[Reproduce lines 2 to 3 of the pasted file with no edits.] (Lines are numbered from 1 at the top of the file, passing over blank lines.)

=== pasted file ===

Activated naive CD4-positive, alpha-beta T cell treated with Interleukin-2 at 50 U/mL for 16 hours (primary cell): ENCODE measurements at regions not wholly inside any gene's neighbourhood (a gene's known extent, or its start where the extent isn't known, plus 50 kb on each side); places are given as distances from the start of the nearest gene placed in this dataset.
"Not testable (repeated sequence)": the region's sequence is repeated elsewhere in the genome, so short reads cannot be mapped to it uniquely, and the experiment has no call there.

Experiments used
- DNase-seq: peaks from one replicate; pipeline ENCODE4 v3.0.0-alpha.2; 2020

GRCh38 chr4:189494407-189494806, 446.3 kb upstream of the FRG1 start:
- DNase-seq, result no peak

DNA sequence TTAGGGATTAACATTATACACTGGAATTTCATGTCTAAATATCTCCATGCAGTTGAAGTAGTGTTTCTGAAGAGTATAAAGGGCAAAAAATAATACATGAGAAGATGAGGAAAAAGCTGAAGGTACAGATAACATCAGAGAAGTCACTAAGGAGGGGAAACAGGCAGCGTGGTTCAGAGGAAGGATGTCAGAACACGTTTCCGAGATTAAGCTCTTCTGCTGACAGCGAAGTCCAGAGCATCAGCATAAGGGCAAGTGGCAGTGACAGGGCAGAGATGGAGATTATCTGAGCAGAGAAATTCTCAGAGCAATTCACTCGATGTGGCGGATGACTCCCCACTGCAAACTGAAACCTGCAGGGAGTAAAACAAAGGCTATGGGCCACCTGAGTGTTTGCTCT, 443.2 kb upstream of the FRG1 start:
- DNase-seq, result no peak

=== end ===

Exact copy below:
"Not testable (repeated sequence)": the region's sequence is repeated elsewhere in the genome, so short reads cannot be mapped to it uniquely, and the experiment has no call there.

Experiments used